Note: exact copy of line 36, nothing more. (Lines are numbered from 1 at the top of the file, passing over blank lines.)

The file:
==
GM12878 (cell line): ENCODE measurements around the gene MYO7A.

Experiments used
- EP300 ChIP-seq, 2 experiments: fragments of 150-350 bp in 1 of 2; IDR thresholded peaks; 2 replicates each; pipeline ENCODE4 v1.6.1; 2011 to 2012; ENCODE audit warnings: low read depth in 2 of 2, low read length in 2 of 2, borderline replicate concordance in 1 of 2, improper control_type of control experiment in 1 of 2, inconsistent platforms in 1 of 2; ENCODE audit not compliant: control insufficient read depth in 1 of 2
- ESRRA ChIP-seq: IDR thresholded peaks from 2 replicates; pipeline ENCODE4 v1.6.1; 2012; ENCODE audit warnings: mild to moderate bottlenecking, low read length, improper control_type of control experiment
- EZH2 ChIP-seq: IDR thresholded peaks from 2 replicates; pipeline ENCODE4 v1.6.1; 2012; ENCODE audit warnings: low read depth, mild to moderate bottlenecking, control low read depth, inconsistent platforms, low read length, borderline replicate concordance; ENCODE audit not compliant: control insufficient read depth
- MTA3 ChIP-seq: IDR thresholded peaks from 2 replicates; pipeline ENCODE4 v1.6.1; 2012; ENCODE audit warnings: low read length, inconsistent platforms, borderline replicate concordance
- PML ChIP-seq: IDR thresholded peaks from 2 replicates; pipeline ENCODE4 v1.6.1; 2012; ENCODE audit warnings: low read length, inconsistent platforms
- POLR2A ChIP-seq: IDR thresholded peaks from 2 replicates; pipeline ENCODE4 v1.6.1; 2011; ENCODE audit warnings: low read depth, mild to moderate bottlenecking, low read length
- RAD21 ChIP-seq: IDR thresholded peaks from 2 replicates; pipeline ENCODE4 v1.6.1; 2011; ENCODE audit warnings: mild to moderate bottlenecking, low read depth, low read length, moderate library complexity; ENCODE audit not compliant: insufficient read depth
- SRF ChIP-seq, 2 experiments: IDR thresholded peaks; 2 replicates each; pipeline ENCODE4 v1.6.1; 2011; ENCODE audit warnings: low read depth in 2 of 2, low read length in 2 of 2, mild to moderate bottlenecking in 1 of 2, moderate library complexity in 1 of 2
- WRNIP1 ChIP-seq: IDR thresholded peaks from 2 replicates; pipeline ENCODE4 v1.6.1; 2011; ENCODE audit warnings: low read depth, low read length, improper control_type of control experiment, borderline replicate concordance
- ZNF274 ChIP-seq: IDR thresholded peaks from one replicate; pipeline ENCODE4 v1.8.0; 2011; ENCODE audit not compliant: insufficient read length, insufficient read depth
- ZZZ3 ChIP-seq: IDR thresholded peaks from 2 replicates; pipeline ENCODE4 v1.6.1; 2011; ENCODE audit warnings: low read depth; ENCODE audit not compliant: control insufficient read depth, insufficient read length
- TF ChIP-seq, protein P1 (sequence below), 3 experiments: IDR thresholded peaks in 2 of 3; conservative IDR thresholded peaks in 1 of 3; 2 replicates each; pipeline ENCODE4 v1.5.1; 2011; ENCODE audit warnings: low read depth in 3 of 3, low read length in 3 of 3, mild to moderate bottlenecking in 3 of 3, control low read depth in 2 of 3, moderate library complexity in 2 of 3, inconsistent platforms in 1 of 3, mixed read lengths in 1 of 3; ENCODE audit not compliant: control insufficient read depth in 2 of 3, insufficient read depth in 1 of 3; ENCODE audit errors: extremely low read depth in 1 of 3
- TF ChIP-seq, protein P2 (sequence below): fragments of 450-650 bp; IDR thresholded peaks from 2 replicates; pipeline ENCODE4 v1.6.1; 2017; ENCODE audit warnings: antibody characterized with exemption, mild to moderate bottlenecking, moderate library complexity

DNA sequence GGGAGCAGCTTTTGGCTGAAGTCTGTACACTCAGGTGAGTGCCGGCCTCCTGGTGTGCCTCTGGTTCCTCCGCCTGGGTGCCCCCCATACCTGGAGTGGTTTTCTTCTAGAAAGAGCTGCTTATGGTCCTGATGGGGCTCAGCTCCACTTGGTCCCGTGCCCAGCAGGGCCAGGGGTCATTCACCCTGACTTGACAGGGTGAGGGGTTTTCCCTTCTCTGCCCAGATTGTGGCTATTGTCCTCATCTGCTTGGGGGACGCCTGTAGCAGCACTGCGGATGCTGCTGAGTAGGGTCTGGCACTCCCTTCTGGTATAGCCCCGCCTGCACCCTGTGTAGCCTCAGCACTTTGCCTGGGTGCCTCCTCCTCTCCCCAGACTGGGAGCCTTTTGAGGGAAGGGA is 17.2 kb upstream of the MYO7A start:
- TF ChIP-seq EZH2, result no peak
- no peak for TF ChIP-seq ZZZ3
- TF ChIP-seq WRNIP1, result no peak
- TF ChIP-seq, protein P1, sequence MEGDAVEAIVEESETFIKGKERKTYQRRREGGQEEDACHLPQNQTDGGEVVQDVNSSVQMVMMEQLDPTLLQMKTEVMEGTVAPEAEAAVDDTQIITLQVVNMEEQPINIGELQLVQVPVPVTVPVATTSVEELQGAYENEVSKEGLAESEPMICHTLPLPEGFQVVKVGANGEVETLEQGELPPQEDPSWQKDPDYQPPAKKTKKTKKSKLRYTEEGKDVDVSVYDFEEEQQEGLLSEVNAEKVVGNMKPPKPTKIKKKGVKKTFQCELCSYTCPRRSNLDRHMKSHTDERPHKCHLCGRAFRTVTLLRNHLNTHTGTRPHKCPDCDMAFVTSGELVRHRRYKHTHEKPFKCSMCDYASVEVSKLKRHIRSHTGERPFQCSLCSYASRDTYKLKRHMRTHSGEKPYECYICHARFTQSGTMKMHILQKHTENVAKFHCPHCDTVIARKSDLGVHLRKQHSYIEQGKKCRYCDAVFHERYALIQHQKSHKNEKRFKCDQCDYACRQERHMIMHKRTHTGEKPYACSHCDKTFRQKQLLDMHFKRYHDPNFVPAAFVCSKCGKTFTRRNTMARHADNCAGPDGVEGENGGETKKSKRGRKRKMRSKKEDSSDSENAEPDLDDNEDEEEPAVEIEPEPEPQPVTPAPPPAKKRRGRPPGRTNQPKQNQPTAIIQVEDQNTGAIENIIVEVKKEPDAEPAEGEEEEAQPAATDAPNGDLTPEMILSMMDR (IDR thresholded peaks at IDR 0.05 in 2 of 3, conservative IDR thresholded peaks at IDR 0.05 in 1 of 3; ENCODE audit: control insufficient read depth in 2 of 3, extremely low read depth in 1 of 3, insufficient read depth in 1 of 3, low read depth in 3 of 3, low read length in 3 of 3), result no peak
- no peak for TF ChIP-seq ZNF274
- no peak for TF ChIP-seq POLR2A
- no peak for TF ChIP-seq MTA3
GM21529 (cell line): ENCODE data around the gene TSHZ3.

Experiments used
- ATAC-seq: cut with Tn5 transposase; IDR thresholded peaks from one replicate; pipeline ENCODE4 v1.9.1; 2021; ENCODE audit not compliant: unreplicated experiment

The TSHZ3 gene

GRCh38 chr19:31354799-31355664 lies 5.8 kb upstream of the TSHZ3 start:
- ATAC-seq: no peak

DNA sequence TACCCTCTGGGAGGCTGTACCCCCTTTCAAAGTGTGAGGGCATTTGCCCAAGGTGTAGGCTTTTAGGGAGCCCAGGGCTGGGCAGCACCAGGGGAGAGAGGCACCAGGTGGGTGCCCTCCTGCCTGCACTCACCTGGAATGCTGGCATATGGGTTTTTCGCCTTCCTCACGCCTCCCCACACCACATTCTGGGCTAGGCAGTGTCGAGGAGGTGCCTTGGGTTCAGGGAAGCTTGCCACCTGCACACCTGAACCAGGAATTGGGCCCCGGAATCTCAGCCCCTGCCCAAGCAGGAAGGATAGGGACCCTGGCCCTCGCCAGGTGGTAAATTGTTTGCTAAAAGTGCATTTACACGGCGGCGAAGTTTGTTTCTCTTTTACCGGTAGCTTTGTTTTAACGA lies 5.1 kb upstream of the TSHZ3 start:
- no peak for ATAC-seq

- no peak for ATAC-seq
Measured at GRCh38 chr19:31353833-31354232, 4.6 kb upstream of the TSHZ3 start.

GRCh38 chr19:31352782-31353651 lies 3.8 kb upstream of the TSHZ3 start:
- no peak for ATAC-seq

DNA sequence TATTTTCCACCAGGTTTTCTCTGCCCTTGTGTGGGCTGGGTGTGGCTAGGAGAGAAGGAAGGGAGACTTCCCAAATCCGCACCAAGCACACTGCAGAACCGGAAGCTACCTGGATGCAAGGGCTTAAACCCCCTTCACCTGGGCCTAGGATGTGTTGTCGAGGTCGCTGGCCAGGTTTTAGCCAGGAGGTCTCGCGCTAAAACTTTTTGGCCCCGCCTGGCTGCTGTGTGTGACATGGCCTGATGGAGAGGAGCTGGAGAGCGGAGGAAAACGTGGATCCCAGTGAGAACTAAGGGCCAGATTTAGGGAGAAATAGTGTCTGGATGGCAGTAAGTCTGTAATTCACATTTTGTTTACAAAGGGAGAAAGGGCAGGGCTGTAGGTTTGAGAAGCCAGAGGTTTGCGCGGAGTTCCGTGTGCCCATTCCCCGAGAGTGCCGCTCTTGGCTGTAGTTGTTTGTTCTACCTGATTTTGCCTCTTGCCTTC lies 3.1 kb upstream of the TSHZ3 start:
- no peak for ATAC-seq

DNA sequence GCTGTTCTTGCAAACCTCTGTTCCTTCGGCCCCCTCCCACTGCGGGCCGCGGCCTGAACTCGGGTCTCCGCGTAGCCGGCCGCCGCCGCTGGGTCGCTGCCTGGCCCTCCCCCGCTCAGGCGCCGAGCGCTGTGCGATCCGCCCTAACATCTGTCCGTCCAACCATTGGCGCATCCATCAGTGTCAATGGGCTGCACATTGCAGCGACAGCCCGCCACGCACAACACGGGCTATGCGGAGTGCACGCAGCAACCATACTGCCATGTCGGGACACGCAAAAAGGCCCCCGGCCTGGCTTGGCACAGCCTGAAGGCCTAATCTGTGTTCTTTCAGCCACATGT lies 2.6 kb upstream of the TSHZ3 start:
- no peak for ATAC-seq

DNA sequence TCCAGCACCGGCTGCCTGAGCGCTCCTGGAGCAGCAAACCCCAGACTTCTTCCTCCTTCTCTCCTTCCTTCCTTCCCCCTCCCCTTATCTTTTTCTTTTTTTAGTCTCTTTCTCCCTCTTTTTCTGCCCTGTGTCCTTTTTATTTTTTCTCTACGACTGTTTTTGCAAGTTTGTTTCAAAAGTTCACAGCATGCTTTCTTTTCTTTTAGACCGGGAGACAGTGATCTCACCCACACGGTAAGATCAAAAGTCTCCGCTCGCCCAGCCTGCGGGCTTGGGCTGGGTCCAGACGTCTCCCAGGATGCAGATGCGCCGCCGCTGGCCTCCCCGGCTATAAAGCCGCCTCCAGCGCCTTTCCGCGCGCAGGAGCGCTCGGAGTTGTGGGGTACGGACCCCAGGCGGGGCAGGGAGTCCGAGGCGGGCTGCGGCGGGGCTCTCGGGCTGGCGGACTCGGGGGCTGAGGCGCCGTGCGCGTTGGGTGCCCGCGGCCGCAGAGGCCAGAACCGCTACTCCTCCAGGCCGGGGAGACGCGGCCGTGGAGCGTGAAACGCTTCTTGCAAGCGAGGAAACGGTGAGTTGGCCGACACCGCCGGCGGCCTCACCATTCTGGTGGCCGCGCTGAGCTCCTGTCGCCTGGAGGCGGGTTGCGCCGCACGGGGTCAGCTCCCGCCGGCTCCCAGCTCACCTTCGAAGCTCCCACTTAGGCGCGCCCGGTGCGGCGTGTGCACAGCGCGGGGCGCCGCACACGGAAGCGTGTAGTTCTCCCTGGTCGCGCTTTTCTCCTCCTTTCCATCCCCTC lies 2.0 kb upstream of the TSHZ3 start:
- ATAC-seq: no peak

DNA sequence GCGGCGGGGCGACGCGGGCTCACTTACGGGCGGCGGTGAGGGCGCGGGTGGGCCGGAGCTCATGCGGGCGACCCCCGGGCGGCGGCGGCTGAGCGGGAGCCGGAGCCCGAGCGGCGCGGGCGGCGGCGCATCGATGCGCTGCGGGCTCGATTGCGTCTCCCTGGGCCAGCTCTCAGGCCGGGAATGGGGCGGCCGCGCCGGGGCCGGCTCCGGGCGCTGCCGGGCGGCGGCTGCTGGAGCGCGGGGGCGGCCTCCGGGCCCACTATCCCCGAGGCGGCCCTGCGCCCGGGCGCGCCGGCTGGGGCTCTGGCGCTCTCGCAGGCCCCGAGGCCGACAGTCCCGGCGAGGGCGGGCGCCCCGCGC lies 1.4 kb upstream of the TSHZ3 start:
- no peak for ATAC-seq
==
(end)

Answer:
DNA sequence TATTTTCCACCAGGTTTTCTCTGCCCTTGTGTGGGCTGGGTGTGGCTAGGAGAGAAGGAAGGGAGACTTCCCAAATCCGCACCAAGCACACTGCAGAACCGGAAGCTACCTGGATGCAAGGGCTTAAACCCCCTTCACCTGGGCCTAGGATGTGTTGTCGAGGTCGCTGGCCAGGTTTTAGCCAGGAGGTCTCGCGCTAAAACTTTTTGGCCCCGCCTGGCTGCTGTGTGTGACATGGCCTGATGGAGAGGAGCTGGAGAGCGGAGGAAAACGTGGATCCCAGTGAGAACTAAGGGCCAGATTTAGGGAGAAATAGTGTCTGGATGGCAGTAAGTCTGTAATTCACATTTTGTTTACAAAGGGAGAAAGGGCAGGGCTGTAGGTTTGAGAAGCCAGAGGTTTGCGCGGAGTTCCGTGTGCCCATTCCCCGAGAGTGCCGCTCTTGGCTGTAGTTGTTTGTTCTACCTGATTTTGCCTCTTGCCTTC lies 3.1 kb upstream of the TSHZ3 start: